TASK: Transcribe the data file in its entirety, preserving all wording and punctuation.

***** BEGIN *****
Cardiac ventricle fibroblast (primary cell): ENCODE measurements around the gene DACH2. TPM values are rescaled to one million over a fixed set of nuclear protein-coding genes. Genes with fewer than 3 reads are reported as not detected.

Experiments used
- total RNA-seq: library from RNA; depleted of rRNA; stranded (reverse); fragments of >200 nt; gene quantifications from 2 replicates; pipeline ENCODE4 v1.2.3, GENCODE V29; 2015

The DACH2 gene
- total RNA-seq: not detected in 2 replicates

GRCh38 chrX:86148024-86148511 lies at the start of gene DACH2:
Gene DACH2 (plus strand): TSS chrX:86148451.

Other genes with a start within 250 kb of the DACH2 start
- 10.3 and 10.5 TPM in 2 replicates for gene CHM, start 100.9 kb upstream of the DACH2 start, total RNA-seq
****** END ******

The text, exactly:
Cardiac ventricle fibroblast (primary cell): ENCODE measurements around the gene DACH2. TPM values are rescaled to one million over a fixed set of nuclear protein-coding genes. Genes with fewer than 3 reads are reported as not detected.

Experiments used
- total RNA-seq: library from RNA; depleted of rRNA; stranded (reverse); fragments of >200 nt; gene quantifications from 2 replicates; pipeline ENCODE4 v1.2.3, GENCODE V29; 2015

The DACH2 gene
- total RNA-seq: not detected in 2 replicates

GRCh38 chrX:86148024-86148511 lies at the start of gene DACH2:
Gene DACH2 (plus strand): TSS chrX:86148451.

Other genes with a start within 250 kb of the DACH2 start
- 10.3 and 10.5 TPM in 2 replicates for gene CHM, start 100.9 kb upstream of the DACH2 start, total RNA-seq